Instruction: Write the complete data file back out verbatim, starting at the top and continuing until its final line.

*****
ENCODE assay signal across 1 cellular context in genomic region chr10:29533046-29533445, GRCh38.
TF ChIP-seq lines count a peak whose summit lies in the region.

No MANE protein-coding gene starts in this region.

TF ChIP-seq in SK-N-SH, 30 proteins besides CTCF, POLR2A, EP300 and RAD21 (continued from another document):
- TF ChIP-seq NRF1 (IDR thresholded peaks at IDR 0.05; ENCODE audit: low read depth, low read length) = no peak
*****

ENCODE assay signal across 1 cellular context in genomic region chr10:29533046-29533445, GRCh38.
TF ChIP-seq lines count a peak whose summit lies in the region.

No MANE protein-coding gene starts in this region.

TF ChIP-seq in SK-N-SH, 30 proteins besides CTCF, POLR2A, EP300 and RAD21 (continued from another document):
- TF ChIP-seq NRF1 (IDR thresholded peaks at IDR 0.05; ENCODE audit: low read depth, low read length) = no peak